10 lessons from a 2nd grade field trip
My kids are always begging me to go on their field trips. Being a working mom can make this a challenge, but I do all I can to find ways to volunteer a few times a year. I got that chance yesterday.
The school’s theme this year is “Making a difference”. So, on this day we were walking from the school to a nearby public park and open space to pull weeds and pick up trash.
Full disclosure, other than knowing how thrilled my 7-year-old daughter would be, I was not looking forward to it. I was exhausted after getting only 3 hours of sleep and getting up at 3 a.m. to work. But I was not going to let her down. Having her jump into my arms when I arrived at school saying “MOMMY!” was worth drained headache I knew I would have all day. She loves it when I come to school.
We took off on our trek across the busy commercial area to the park and I was assigned the job of the “caboose”. Miss Valenti, our second grade teacher was the “line leader”.
My mood was a little hurried and I felt impatient, I couldn’t get the herd of twenty one 7 year olds to stay on the same block. I told myself to hang in there, absorb the time with the kids and not worry about my phone, work and the grocery shopping I needed to do for dinner.
Within minutes I realized that I had to be present for these kids, for their fun and for their safety. And then I got my first lesson…
“Miss Tysdal, can I carry that backpack for you?” One of the kids was collecting everyone’s backpack and being a “backpack pack rat”. I was touched and I obliged. She was so cute with her small frame and 10 backpacks over her shoulder.
Another little girl had her leftover lunch out on the walk. She was tired and couldn’t keep up because she hadn’t finished lunch at school. Everyone wanted her wheat-thins. She ate a few and handed out the rest.
Then the little boy who insisted on being the “caboose” himself even though I was supposed to be sure they all were ahead of me. He wanted to lag behind so he could do something I told him not to do. He stopped every 5 feet to scan the grass for his favorite “trash”. He would carefully take his baggy and was set on fulfilling his mission that day to pick up dog poop. Needless to say, I wasn’t thrilled but I let him do it. I found a trash can for him but he said, “no I want to carry it, I like the way it smells”. Two minutes later I had a bag of poop hit my head. I found the nearest trash can myself. I couldn’t help but wonder if this is what I have in ahead with a 2-year-old son.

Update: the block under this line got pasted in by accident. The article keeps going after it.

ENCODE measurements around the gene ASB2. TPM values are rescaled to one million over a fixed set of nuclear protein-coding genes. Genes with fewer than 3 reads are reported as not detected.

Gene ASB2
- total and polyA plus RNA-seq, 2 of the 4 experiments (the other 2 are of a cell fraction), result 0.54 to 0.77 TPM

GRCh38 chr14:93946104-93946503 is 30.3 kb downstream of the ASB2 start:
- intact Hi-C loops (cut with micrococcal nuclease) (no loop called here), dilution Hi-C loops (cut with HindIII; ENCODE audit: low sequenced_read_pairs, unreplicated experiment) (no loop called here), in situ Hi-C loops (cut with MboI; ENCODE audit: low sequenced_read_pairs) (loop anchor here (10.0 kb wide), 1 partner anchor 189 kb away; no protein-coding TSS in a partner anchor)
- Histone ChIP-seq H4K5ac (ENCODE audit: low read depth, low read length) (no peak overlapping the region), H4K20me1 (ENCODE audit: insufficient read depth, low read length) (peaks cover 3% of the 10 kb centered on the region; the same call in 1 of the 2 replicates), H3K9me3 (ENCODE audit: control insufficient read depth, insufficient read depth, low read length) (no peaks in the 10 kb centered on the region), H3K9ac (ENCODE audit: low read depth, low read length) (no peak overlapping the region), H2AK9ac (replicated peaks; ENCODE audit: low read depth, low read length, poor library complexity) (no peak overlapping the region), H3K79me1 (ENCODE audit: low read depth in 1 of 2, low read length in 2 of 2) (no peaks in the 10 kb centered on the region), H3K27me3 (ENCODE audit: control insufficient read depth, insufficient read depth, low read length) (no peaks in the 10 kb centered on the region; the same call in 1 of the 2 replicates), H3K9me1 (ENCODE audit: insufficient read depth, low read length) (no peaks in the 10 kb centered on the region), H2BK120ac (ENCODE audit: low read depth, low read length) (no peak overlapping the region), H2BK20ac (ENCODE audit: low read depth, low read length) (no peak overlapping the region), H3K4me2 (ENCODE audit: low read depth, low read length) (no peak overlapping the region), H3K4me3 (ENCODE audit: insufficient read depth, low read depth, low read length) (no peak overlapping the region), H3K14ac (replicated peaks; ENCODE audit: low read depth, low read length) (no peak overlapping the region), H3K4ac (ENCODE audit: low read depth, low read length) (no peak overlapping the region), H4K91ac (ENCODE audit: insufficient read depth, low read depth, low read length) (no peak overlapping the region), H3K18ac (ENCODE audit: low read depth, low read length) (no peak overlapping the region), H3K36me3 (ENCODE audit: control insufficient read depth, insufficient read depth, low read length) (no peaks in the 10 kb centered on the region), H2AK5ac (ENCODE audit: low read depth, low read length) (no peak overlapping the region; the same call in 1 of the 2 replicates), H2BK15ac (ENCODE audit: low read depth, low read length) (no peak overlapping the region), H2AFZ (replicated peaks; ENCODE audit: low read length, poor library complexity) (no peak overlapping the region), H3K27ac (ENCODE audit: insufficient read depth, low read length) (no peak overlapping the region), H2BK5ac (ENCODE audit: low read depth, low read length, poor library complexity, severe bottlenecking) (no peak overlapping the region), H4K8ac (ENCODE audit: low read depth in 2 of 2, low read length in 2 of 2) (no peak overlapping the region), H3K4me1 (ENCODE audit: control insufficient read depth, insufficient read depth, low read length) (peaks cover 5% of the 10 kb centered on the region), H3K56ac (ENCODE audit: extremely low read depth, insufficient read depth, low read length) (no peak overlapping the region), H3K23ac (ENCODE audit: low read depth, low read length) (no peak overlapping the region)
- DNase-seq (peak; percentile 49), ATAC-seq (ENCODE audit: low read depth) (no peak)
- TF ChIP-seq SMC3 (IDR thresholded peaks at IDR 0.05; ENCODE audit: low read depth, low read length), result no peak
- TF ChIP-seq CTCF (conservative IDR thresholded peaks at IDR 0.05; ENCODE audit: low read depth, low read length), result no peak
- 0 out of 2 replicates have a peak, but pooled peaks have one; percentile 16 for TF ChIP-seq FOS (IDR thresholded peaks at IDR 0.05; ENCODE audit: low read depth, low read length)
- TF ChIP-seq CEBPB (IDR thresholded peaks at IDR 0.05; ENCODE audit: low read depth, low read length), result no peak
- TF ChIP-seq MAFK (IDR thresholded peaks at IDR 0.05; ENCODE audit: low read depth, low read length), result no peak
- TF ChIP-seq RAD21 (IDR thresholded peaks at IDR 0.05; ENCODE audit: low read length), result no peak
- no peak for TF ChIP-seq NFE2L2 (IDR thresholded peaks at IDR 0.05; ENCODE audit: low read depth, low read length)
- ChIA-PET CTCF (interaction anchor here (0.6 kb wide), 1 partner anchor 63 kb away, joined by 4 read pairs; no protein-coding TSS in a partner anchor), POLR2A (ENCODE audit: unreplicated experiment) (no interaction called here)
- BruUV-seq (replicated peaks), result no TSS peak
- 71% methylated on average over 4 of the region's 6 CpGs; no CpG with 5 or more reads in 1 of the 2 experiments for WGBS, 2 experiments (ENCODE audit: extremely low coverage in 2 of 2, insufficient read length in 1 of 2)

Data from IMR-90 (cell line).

And when we got to the park, the weeds were pulled with gusto and ambivalence. I’ve never seen kids so happy to do a chore!! I asked them to stop at my house for a 10 minute weed pulling session but no one liked that idea.
My daughter’s teacher was so patient. She amazed me with her skills as a teacher. I stopped more than once to watch her interact. I have such appreciation for those who can reach the hearts of children. She has that gift.
There was the typical fight over toys or this time, tools. One student upset because her partner wasn’t sharing the trowel and she wanted to dig! They had a few words but when we returned to class I saw her write a note and fold it up. The note read, “ I’m sorry I was mean. I was just mad. Will you be my friend?”. I wanted to cry when I saw her hide it in her friend’s desk and walk away only to watch from the other side of the room.
And the student who couldn’t “hold it’ on the long walk and came back walking funny and trying to hide her accident so the other 2nd graders wouldn’t know. I took a detour on the way back to class to stop in the school office. A change of clothing and a ziplock to take home some wet khakis and it was like nothing happened.
When we got home after school I was tired but emotionally fulfilled. I went through the lessons I learned that day. And to think, I almost took a nap instead.
- Making a difference feels good
- Be more present and put away the phone
- Use patience like a second grade teacher
- Carry someone else’s load every once in a while
- Always forgive even it’s easier to do in a folded up note
- Always eat lunch
- Share your trowel
- Don’t lag behind
- Prepare ahead so you don’t have “accidents”
- Don’t throw poop
Thanks kids. I loved spending the afternoon with you!
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